Amen, sister! Who wants a man that is intimidated by intelligence? Don’t listen to those cavemen.

  7. The question should not be when will the bitch label end… It should when we would stop labeling people who we don’t know anything about

  8. Ellen Hawley says:

    I think I’d like your family.

    1. candidkay says:

      We joke that my father should have been canonized for living with seven really strong women:).

  9. MollyB111 says:

    The B word, like many I have in time changed to a newer meaning. I can now use/say this word in such love and laughter (with the right people). Great tag line and post. You’re such a good writer Kay! It’s been great to catch up a bit 🙂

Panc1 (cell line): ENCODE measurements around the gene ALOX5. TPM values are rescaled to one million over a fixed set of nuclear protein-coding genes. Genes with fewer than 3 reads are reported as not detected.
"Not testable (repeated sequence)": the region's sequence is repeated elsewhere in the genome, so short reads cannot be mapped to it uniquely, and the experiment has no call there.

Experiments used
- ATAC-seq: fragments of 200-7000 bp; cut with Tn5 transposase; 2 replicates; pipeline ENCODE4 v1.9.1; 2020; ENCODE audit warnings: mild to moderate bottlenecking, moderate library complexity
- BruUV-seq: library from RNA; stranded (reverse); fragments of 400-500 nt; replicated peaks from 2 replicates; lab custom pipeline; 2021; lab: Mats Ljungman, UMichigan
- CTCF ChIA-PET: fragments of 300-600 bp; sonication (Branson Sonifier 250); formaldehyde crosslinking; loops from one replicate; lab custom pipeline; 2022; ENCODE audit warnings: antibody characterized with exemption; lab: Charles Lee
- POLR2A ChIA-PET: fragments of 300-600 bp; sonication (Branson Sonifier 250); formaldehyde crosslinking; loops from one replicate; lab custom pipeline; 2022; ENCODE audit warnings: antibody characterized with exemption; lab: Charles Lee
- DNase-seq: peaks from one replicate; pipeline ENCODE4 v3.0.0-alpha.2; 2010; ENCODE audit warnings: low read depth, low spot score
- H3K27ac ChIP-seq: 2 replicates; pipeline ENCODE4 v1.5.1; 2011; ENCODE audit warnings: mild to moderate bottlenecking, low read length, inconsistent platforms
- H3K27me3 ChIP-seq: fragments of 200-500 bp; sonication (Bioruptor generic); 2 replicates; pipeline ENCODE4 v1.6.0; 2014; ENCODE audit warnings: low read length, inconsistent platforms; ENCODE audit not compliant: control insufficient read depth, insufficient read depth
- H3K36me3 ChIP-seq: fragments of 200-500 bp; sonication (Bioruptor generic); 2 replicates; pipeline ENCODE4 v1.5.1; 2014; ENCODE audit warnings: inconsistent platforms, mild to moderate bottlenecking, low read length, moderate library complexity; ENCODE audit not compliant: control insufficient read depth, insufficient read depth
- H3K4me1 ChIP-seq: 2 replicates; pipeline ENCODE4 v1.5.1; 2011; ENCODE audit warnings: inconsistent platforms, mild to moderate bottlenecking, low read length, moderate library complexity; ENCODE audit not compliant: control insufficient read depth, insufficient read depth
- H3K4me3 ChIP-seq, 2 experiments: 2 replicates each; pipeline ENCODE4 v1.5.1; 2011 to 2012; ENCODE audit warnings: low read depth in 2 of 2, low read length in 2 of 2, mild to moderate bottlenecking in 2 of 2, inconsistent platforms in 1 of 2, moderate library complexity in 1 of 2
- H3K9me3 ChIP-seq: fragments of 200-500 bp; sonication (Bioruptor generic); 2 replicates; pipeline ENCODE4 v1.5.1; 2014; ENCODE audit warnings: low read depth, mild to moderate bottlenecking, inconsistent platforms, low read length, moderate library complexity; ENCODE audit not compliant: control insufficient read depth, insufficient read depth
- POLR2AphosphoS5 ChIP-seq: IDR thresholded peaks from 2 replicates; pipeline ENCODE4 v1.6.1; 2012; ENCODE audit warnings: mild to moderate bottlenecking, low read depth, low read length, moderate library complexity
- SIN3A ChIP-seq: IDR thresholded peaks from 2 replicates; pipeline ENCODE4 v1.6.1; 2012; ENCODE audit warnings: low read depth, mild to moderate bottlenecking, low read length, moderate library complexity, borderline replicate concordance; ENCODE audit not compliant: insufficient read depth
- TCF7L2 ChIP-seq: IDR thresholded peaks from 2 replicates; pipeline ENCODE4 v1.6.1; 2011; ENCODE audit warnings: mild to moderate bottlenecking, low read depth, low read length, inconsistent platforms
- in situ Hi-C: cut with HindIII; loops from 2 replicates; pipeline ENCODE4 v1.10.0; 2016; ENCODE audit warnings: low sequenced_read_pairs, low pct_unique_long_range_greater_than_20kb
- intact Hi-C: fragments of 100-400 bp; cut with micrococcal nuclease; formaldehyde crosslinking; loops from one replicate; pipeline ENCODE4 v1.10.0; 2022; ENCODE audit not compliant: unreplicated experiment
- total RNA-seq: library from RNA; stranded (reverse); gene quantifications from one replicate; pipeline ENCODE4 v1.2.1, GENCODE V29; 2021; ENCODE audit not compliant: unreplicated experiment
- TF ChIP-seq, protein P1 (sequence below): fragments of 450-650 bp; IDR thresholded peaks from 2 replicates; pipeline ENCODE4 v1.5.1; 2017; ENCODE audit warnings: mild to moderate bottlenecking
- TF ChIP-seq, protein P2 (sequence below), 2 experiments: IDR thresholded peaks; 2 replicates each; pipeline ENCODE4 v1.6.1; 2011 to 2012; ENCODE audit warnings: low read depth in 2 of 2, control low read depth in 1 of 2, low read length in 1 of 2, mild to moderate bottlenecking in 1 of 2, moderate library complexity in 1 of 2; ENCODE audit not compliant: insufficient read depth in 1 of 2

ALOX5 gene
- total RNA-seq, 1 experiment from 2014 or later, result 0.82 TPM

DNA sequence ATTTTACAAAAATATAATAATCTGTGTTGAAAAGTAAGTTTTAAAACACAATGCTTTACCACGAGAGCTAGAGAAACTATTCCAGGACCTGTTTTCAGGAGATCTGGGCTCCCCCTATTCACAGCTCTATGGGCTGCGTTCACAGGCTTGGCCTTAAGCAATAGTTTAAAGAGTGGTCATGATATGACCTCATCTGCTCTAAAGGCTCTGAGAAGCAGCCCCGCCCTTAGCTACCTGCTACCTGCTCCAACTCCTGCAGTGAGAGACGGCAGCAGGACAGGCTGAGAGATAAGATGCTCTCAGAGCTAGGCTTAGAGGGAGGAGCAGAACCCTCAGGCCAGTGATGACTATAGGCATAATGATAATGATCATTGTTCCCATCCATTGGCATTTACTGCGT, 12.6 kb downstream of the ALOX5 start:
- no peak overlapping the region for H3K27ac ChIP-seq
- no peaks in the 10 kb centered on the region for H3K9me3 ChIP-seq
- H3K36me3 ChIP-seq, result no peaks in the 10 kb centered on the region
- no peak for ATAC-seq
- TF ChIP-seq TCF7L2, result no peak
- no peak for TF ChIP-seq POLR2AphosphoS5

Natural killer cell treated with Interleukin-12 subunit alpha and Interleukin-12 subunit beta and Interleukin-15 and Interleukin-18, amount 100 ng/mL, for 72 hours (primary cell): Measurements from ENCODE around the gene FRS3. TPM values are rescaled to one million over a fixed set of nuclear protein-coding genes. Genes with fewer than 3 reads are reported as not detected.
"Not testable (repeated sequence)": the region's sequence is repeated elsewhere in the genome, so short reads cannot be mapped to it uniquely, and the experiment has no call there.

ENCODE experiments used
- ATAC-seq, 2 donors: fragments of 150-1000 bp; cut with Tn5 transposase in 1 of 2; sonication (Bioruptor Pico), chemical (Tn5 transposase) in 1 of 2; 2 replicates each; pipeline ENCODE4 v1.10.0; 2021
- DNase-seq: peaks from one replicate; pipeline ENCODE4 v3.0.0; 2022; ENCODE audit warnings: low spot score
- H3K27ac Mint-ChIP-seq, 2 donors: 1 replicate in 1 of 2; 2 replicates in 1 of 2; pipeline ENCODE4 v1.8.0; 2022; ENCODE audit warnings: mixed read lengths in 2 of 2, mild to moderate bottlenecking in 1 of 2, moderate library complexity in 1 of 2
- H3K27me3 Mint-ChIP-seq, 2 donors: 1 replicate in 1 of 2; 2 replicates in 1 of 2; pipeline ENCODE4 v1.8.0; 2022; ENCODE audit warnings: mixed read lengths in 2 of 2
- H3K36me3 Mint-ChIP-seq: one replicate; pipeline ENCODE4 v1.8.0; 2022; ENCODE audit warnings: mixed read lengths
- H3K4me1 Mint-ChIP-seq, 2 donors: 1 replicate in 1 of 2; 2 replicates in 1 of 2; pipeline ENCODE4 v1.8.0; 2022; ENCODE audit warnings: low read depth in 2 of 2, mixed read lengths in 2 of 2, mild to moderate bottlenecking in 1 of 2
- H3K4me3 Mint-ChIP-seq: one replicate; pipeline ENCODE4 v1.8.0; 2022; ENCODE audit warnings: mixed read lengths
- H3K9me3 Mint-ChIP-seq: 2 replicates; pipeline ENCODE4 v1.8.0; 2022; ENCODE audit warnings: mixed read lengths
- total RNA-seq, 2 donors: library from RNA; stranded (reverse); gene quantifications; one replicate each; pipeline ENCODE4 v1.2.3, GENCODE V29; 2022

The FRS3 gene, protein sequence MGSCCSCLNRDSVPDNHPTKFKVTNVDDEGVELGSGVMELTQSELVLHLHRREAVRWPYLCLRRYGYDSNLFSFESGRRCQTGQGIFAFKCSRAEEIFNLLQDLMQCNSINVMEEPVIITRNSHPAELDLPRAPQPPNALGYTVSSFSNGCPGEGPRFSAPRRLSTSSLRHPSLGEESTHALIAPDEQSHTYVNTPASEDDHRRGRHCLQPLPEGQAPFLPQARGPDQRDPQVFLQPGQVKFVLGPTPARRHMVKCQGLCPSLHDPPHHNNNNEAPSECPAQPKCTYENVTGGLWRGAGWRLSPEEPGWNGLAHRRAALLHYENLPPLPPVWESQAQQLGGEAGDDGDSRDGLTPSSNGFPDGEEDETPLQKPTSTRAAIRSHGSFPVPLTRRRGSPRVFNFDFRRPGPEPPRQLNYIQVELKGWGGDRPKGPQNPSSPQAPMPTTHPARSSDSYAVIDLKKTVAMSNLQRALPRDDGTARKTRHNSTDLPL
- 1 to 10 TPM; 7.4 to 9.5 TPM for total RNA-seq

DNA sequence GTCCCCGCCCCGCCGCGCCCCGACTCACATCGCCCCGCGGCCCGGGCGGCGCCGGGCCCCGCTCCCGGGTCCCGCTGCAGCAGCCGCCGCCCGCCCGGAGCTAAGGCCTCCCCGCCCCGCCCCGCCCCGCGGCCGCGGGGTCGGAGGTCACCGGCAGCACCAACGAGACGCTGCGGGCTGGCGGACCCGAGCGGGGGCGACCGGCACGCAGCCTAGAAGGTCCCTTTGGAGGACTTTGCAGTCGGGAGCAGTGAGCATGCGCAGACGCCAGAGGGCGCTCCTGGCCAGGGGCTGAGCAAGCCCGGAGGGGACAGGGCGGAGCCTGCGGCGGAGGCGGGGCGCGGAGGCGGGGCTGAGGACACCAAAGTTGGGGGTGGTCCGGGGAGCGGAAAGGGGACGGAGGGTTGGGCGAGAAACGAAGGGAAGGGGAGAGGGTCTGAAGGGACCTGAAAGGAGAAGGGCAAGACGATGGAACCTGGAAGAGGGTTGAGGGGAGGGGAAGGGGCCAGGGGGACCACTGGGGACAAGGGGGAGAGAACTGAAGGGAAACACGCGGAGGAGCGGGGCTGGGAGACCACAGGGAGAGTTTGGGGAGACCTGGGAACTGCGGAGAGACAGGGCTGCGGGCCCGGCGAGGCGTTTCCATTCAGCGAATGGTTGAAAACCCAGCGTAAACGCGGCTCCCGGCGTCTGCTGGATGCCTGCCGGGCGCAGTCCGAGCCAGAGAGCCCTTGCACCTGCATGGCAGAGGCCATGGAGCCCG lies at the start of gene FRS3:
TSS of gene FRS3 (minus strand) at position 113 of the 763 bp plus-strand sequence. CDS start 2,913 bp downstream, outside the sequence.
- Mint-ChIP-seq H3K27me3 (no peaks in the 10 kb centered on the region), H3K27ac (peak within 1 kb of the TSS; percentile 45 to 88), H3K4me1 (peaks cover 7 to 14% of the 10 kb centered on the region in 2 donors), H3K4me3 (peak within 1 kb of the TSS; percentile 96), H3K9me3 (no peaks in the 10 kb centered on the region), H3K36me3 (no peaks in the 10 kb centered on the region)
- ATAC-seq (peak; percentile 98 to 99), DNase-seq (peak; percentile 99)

1. candidkay says:

      Thank you, as always:). My friends and I have translated it to biyatch–and yes, we can also use it as a compliment!

  10. Aunt Beulah says:

    I read this post a couple of times, Kay; it struck a chord with me: particularly this line ““Bitch” had less to do with her core than with her not fulfilling others’ expectations.” Our mothers were opposites in the roles they played in life. (Mine was a stay at home mom who was never employed.) Yet, it strikes me that they gave us, their daughters, what we each needed to handle our lives — though I think I would have benefitted from a little modeling of the useful type of bitchiness your mom had.

    1. candidkay says: